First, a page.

Peace week draws bigger participation in Tacurong, GenSan

Both cities started joining the MWOP celebrations starting last year only, mainly through the initiatives of the religious sector.

"This year is better than the first because local peace groups have been united, thus we have many activities like this kids' coloring contest for peace and peace concert," said Alma Celesthia Aguja, executive director of the Kalimudan Culture and Arts Center based in General Santos.

The center, a coalition of local artists and non-government organizations in General Santos, has tied up with the local Catholic Church so the city can take part in the celebration. Muslim groups in the city have also taken part in the activity.

Dave Salazar, vice president of the Peace Advocates of Sultan Kudarat (PASKU), echoed the claims of Aguja, saying that Sultan Kudarat celebrated the recently concluded MWOP in larger scope with many groups participating.

Sultan Kudarat and General Santos City, about 100 kilometers apart, have separate organizers for the MWOP celebrations, with the Archdiocese of Cotabato and the Diocese of Marbel, respectively, playing key roles.

Salazar believed that participation in the weeklong peace celebration, which was also observed in other parts of the south, is serving its purpose in as far as Sultan Kudarat is concerned.

"More civil society organizations and local government units are getting involved in our peace efforts. This is a positive sign in that the level of awareness has not rested only about war but it moved towards peace," he told MindaNews.

PASKU was formed only last January following this city's participation in the MWOP, emanating from the initiatives of religious and academic leaders at the Notre Dame of Tacurong College.

Since then, it has been holding kapehan (coffee) sessions where not only peace initiatives but also environmental concerns and sustainable agriculture are being discussed, Salazar said.

At the recently concluded MWOP celebrations, at least six kapehan sessions were conducted in different parts of the province.

For Aguja, she noted that peace advocates in General Santos were "to each is own" last year but not anymore now since the activities have been effectively coordinated by the Diocese of Marbel.

"Activities last year were disorganized. We would not know that this group had an activity geared towards the promotion of peace," she recalled.

She was visibly pleased that the coloring for peace contest, which involved children aged four to nine, was successful even without an intensive information campaign.

Many of those who participated in the event were walk-in clients of the mall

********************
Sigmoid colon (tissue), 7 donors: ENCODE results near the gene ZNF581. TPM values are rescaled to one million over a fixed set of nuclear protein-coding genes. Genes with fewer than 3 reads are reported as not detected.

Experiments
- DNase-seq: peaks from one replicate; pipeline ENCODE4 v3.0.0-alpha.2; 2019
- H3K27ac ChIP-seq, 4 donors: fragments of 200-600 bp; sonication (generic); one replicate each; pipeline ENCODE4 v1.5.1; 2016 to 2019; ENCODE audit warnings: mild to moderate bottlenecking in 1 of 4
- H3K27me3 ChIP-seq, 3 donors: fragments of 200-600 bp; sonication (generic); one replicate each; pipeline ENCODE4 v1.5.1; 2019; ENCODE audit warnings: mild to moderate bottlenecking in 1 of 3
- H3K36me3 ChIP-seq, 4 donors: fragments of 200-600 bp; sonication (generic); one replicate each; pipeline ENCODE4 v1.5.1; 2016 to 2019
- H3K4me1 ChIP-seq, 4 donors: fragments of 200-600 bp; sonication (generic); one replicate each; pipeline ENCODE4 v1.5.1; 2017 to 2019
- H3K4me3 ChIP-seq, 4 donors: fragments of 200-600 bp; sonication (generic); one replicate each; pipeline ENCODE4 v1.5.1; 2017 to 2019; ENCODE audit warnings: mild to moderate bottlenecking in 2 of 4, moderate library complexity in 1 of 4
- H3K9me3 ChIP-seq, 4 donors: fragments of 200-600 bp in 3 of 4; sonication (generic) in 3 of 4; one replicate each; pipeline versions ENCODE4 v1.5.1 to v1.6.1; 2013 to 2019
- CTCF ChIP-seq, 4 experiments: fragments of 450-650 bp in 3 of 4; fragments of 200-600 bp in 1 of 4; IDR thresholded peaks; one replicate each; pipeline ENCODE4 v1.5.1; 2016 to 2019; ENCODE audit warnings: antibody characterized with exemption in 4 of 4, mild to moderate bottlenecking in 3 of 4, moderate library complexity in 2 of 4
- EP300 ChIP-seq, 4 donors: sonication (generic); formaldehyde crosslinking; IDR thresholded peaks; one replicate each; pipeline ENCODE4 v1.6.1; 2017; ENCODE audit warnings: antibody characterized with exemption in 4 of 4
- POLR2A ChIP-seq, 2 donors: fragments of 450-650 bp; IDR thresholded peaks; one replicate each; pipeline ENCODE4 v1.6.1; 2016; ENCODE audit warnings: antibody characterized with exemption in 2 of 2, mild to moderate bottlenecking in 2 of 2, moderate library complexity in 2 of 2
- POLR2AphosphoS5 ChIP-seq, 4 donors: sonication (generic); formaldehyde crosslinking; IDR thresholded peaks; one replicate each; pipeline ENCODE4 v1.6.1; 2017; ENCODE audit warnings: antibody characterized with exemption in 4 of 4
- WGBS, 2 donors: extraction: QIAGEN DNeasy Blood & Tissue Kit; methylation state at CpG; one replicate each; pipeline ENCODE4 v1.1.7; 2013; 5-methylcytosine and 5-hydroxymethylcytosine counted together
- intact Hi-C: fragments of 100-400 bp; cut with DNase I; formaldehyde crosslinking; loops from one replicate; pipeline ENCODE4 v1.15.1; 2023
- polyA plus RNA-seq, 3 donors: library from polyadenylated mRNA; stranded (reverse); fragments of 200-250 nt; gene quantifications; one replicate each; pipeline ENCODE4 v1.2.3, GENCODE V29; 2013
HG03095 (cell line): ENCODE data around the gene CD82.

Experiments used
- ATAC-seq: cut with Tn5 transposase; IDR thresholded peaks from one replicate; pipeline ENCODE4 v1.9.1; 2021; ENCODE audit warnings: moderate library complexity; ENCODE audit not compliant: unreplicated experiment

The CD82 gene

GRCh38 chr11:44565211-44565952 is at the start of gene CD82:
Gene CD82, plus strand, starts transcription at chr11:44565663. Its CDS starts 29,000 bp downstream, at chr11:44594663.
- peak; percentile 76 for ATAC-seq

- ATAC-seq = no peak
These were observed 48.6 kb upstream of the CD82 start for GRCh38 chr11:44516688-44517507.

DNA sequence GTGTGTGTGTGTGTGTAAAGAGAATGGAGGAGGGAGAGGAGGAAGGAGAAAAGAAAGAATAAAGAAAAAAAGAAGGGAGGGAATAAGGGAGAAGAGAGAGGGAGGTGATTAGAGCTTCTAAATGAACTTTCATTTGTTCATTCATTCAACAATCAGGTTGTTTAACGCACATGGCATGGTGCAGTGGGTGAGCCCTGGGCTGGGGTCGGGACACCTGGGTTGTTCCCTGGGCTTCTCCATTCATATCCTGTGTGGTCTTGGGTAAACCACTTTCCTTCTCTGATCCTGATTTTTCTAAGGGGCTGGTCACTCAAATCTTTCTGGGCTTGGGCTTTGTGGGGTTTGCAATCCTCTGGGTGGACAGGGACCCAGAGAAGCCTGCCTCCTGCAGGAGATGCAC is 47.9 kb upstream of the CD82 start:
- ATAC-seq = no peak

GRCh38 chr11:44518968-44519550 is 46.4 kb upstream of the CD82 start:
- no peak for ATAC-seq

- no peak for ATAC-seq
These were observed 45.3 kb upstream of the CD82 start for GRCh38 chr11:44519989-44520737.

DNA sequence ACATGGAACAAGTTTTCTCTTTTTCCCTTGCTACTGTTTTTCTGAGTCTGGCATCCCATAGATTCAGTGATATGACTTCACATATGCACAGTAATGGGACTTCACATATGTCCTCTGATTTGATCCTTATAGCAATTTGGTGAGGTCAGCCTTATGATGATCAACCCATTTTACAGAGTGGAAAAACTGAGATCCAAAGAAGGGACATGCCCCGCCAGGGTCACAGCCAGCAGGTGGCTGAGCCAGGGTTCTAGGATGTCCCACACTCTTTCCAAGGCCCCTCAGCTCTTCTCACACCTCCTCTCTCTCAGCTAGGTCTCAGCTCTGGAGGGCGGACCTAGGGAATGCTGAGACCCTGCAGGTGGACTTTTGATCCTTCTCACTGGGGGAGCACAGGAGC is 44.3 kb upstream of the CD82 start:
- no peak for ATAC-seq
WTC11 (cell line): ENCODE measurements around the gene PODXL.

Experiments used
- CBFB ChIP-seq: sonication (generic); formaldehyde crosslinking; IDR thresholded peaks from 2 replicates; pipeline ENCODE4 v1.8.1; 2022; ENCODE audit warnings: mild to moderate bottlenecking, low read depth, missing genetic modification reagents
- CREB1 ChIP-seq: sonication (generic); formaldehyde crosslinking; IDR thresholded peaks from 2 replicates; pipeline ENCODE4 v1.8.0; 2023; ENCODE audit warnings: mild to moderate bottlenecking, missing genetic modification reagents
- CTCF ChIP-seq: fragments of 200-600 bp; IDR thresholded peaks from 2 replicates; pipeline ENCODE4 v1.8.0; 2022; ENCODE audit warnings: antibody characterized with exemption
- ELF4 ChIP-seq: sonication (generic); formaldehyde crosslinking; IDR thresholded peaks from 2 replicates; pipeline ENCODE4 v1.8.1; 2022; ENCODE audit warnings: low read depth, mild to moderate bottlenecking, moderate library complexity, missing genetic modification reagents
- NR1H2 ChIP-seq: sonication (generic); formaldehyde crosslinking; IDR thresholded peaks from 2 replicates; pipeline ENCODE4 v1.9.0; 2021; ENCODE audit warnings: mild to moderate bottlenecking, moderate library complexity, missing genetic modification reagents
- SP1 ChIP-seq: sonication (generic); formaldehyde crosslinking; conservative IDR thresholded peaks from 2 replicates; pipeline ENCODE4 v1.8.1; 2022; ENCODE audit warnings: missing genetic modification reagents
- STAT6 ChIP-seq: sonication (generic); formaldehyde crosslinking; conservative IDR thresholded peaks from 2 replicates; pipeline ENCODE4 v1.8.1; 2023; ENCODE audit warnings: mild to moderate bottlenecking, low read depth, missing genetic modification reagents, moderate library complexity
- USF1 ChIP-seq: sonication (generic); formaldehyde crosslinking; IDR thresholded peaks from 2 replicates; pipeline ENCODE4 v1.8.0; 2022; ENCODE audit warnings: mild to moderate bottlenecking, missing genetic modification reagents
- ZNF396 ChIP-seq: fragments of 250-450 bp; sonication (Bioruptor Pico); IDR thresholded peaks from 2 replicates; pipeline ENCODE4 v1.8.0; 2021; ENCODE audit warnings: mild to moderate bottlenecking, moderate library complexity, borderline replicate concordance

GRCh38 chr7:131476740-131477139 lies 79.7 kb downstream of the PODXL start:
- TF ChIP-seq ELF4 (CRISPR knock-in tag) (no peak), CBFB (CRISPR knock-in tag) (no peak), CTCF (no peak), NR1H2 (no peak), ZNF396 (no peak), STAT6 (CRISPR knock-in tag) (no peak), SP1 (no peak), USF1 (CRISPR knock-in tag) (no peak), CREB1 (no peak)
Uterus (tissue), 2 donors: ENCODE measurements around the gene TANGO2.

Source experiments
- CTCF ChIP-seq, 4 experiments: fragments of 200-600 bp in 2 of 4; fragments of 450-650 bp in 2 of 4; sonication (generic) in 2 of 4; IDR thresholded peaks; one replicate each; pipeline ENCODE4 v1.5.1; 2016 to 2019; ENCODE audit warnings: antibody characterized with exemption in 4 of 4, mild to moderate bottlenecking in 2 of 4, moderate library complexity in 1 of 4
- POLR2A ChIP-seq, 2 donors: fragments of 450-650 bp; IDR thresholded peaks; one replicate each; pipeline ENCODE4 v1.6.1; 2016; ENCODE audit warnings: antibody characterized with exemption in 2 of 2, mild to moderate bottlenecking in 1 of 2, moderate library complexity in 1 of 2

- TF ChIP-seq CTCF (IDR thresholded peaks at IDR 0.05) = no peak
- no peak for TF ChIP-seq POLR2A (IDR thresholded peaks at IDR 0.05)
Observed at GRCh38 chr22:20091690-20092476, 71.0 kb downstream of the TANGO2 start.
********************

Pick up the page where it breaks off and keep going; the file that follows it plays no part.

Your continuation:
who were with their parents. The mall offered the venue for free.

Aguja said they targeted the kids to promote the culture of peace because "it is better to inculcate to their minds the value of peace while they are still young."

For both areas, the support of the business sector for the peace week was seemingly more intense as shown by the attendance of business leaders in an activity or streamers hanging in business establishments.

Ranking government and military leaders in the likes of Sultan Kudarat Gov. Suharto Mangudadatu, his father, first district Rep. Pax Mangudadatu and Maj. General Raymundo Ferrer, chief of the 6th Infantry "Kampilan" Division based in Datu Odin Sinsuat, Shariff Kabunsuan, took active part in the celebrations, manifesting their "inclination" for peace in Mindanao.

For Ferrer particularly, he participated in the bike for peace, along with several soldiers, pedaling a distance of around 100 kilometers from Cotabato City to Tacurong.

Some 500 bikers from other parts of Southwestern Mindanao participated in the activity.

"That was a long drive but we joined because we are observing the primacy of the peace process with the MILF [Moro Islamic Liberation Front]," Ferrer told fellow bikers.

He gave assurances that the military under his command, which has jurisdiction over the Moro rebels' bailiwick in Mindanao such as Maguindanao, will continue to observe the ceasefire.

"The road to peace is long and hard. But we need to keep on pedaling to move forward to reach our destination, which is lasting and enduring peace," he said.

The theme of this year's MWOP is "Building Bridges of Peace With our Peace Officers."

Auxiliary Bishop Jose Collin Bagaforo of the Archdiocese of Cotabato hailed the larger participation this year of many sectors of society.

"We should always unite so we can achieve the peace we have been longing for. Everyone should have the fire in their hearts to quest for peace," Bagaforo said.

Gov. Mangudadatu believes that with an enduring peace, investors would start to come in to spark the full economic development of Mindanao.

On December 5, the culmination day of this year's MWOP celebrations, at least 12 non-government and people's organization in Sultan Kudarat committed support to peace overtures by forming themselves into a coalition.

The groups that threw their support to the creation of a coalition for peace include the PASKU, United Muslim Professionals for Peace and Development Association Inc., Tual Farmers' Multi-Purpose Cooperative, and Isulanen Peace and Development Inc.

The Laguilayan Agrarian Reform Beneficiaries Association Multi-Purpose Cooperative, Greenland Farmers Association, Bangsamoro Women's Organization and the Tribal Council of Sultan Kudarat also supported the initiative. (MindaNews)